So recently - I had a bit of a search around the 254 numbers in the Effetre colour palette to see if I could find something similar.

My candidates were:

Effetre 256 - Dark Rose
Effetre 706 - Pinky Winky
Effetre 257 - Sedona
Effetre 253 - Striped Pink.

First up - the base line

EDP over Eff 428 Light Red. A particularly dark batch of EDP, and brutally shocky. Stick it in the kiln to pre-warm it - shocky. But great colour.

1. Eff 256 Dark Rose. 

Such a pretty pink - and so nice to work. No shocking, no de-vit, a little streaky, and clearly too light a pink. Super pretty though.

2.  Eff 706 Pinky Winky

Again, super nice to work - no shocking, no de-vit, a light pink, with a smidgeon of a blue ripple streak in it. Very pretty.

3. Eff 257 Sedona. 

My money would have been on this one, but it was not a smart bet. Again - no shocking, no de-vit'ing, and it certainly looked darker going into the the kiln. 

However, coming out of the kiln, it has developed a slightly brownish overtone, that is not working for me in the context of what I am trying to achieve. Not to say I don't like it - in the wave form on a wire, I like the variation a lot, and I think it really does evoke a southwestern sunset, but not what I was going for. 

BTW - this was worked in the exact same flame as the others.

4. Eff 253 Striped Pink

Ding - ding - ding - ding! We have a winner! To my surprise - the closest match is Striped Pink - which is a cored rod (the center is something else - possibly for economic reasons). (Kind of like a reverse filigrana.)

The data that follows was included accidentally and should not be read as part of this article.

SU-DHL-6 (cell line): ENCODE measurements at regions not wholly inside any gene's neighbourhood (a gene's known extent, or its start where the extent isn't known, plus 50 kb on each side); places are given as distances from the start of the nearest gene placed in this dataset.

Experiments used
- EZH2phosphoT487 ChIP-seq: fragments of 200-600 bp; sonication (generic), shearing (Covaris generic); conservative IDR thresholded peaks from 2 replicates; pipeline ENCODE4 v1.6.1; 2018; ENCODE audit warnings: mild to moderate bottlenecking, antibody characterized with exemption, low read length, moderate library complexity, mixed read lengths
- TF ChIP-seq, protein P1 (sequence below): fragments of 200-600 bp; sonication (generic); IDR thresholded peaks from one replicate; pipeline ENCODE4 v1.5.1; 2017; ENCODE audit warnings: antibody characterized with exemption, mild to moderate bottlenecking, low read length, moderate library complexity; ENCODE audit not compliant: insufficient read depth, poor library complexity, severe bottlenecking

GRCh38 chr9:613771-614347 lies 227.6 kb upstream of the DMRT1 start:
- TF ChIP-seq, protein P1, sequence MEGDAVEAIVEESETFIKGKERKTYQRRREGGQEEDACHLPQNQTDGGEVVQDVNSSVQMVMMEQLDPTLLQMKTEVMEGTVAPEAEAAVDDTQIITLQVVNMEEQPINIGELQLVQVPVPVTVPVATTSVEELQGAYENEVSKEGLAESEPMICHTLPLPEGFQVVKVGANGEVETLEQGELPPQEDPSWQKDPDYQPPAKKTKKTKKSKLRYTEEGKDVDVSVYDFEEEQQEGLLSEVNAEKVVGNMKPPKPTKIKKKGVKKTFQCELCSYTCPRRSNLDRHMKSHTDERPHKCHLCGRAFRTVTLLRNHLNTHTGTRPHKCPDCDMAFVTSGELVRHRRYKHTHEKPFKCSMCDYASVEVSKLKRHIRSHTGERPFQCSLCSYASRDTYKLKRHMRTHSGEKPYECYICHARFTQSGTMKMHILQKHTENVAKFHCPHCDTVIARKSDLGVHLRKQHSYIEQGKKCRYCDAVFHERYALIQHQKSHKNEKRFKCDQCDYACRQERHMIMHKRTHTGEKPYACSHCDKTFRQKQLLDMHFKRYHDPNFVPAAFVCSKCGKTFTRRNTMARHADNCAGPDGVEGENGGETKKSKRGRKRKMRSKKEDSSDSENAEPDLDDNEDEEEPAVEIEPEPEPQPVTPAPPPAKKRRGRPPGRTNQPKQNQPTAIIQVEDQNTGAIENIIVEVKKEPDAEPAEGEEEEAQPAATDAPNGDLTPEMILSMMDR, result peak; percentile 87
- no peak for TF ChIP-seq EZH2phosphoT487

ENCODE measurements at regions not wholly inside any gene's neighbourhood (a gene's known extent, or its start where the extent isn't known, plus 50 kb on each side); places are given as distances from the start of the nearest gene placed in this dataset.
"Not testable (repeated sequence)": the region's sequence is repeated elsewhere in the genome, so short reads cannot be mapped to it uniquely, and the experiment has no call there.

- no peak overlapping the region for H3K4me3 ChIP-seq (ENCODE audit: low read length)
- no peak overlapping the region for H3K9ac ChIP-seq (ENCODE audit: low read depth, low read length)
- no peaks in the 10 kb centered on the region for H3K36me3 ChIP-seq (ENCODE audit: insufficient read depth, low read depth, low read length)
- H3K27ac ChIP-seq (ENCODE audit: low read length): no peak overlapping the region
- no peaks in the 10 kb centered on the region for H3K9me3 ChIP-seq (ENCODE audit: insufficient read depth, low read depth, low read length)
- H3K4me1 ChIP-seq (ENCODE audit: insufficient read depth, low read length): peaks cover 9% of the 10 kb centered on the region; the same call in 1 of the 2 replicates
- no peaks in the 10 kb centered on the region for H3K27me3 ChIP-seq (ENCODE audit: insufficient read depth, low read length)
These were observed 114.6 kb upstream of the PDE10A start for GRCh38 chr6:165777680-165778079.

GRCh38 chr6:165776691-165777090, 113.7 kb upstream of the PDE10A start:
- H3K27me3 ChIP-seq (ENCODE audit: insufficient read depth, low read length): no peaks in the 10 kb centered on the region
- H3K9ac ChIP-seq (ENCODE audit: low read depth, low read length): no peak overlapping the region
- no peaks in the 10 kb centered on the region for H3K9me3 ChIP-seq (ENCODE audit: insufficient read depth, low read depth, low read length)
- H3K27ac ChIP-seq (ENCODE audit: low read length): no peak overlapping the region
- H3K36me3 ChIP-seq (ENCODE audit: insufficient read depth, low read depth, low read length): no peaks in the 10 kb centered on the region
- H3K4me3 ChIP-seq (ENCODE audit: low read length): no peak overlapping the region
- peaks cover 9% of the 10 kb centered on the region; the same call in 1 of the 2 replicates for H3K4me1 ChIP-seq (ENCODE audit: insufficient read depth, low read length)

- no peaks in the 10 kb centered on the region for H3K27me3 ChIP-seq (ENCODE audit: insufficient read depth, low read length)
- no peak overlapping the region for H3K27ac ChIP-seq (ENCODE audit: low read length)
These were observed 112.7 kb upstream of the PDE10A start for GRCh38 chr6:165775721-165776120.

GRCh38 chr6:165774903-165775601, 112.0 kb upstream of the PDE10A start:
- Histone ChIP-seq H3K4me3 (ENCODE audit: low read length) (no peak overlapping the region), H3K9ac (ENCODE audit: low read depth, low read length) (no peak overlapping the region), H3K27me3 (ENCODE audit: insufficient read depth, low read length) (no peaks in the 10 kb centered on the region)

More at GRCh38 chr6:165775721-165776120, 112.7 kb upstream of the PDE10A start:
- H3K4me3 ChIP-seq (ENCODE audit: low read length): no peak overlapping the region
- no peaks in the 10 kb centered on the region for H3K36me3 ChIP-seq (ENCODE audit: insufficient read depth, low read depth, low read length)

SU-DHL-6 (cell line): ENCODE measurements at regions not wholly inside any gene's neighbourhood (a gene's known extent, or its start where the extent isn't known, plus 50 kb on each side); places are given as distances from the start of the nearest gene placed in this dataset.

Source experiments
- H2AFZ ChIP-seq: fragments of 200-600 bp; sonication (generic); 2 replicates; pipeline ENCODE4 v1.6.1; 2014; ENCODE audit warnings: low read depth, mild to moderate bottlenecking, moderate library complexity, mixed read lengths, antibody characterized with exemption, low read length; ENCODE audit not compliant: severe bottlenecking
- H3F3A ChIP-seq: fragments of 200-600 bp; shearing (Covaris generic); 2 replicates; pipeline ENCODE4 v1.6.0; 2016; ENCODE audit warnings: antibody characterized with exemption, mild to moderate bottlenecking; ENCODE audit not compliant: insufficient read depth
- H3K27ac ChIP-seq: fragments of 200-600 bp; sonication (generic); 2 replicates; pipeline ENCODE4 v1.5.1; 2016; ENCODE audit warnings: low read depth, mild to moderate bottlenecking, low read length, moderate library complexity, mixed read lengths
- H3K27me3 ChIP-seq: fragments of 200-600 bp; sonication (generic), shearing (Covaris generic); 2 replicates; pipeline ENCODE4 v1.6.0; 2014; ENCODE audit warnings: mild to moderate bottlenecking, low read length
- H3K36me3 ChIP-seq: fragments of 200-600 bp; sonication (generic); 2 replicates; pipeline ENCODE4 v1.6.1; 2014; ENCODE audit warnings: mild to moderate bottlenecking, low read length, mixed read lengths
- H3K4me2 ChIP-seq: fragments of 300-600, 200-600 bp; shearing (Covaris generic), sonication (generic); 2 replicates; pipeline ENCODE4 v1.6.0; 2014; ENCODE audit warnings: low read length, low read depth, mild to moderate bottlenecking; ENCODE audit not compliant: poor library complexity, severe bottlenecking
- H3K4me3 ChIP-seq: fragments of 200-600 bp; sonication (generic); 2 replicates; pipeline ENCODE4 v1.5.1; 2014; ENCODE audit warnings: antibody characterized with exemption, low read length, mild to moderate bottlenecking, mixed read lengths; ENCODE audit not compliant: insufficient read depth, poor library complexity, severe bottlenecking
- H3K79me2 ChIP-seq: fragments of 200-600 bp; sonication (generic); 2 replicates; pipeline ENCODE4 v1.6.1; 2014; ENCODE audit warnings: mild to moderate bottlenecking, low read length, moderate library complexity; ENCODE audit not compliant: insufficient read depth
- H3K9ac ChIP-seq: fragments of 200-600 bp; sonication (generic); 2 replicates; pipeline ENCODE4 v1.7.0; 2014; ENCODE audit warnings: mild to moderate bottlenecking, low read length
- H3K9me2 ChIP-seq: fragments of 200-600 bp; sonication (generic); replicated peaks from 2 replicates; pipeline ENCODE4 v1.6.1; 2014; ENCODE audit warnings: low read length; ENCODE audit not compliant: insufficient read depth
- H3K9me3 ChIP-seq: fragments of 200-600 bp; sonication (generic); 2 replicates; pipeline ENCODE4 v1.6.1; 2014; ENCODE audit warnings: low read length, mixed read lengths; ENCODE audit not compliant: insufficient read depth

I had no problem with it shocking, it does de-vit a little, like EDP, and if you have any of it lurking in your stash, it will be easy to ID as the transparent core gives the rods a very distinctive look when viewed end on. 

I believe this is actually EDP layered over something else - a light transparent, so that makes it on point for what I want. 

Here we have the head to head comparison - top mandrel is EDP, bottom is Striped Pink. 

And the full set together. From the top - single mandrel with 2 beads - EDP.

Next pair of mandrels - Striped Pink. Then Sedona, and then Pinky Winky and finally, Dark Rose. The Pinky Winky and Dark Rose are  very similar to each other, with the blue-ish bits distinguishing the Pinky Winky. 

So there you have it. And if someone could make a glass to match the nail polish in the pictures above, that would be nice. Please and thank you.  ;-)

Sunday, January 21, 2018

Comparison: Opal Yellow, Stone Ground, Painted Hills

Effetre 266 Opal Yellow, CiM 351 Stone Ground, and CiM 313 Painted Hills.

Opal Yellow has long been known more for its reactions that as a colour to be used in its own right - somewhat unfairly, I feel.

Stone Ground is CiM's variation, and also  is used for the way it interacts with other glass colours. However, you may have noticed that Stone Ground is a bit thin on the ground right now at the distributors, and you might be wondering what is your best bet as an alternate, and how they stack up.

In which case, you might want to have a look at CiM Painted Hills. On the face of it, Painted Hills appears to be much too light to function as an equivalent, but it may actually be closer to Opal Yellow than you think.

The unworked rods, from the top, Opal Yellow, Stone Ground and Painted Hills.

 And from the ends - in the same order.

And here is the bead, still hot, before mashing. From the left, Opal Yellow, Stone Ground, Painted Hills. The dots are Double Helix Aurae

 And after mashing, still hot.

And once out of the kiln. Again, from the left, Opal Yellow, Stone Ground, and Painted Hills. The Stone Ground base between the dots is a much richer, warmer colour, and the two ends are paler, although the Aurae dots are a better match between the Opal Yellow and the Stone Ground.

The reduced dots are so shiny - you can see at the edge of the bead it almost looks encased - that's actually just the shine on the dots.

It really depends on what you want it to do.